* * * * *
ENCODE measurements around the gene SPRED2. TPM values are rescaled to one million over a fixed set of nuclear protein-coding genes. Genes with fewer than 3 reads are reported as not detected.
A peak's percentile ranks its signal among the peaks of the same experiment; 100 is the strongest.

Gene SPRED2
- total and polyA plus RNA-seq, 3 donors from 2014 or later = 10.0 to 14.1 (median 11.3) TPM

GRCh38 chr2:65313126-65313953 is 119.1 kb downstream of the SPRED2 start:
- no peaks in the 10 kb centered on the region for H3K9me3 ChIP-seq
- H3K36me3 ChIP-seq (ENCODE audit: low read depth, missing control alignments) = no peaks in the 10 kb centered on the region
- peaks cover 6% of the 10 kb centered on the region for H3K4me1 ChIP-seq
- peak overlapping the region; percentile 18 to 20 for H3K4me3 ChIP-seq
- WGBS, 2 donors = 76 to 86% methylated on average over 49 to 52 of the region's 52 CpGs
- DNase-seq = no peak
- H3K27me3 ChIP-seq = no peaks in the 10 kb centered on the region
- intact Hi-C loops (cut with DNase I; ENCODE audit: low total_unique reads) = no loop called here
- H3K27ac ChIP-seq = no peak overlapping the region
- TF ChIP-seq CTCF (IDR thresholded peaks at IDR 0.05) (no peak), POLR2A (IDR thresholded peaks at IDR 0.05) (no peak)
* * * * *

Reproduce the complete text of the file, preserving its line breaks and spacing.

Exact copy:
ENCODE measurements around the gene SPRED2. TPM values are rescaled to one million over a fixed set of nuclear protein-coding genes. Genes with fewer than 3 reads are reported as not detected.
A peak's percentile ranks its signal among the peaks of the same experiment; 100 is the strongest.

Gene SPRED2
- total and polyA plus RNA-seq, 3 donors from 2014 or later = 10.0 to 14.1 (median 11.3) TPM

GRCh38 chr2:65313126-65313953 is 119.1 kb downstream of the SPRED2 start:
- no peaks in the 10 kb centered on the region for H3K9me3 ChIP-seq
- H3K36me3 ChIP-seq (ENCODE audit: low read depth, missing control alignments) = no peaks in the 10 kb centered on the region
- peaks cover 6% of the 10 kb centered on the region for H3K4me1 ChIP-seq
- peak overlapping the region; percentile 18 to 20 for H3K4me3 ChIP-seq
- WGBS, 2 donors = 76 to 86% methylated on average over 49 to 52 of the region's 52 CpGs
- DNase-seq = no peak
- H3K27me3 ChIP-seq = no peaks in the 10 kb centered on the region
- intact Hi-C loops (cut with DNase I; ENCODE audit: low total_unique reads) = no loop called here
- H3K27ac ChIP-seq = no peak overlapping the region
- TF ChIP-seq CTCF (IDR thresholded peaks at IDR 0.05) (no peak), POLR2A (IDR thresholded peaks at IDR 0.05) (no peak)